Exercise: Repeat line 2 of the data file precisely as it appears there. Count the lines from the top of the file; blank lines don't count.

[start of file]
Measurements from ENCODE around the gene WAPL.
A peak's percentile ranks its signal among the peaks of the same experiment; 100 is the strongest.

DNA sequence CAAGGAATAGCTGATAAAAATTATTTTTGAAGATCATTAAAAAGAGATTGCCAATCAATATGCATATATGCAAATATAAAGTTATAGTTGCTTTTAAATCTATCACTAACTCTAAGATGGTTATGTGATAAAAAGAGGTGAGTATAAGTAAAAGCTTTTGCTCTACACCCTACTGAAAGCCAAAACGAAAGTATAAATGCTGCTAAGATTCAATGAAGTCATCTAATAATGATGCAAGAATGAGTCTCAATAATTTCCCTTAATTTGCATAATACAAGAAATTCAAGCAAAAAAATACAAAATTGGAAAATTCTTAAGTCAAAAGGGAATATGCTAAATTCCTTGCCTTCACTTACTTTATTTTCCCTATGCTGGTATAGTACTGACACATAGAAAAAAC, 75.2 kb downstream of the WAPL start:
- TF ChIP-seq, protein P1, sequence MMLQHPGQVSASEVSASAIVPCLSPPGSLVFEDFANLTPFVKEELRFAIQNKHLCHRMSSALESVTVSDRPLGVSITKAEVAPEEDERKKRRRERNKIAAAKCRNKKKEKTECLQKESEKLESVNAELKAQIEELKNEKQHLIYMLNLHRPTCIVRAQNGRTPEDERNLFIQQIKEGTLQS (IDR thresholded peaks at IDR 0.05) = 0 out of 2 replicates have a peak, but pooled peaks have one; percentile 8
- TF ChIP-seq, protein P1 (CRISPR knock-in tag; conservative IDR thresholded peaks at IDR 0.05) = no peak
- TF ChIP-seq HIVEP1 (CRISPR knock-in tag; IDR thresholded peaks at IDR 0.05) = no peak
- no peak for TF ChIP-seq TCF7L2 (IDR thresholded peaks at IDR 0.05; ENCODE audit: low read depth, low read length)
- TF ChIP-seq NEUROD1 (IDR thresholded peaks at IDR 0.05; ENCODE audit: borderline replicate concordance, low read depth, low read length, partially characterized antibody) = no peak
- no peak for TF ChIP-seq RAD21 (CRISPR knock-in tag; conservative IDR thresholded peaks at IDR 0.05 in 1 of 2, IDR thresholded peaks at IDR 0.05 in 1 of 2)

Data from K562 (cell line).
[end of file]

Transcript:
A peak's percentile ranks its signal among the peaks of the same experiment; 100 is the strongest.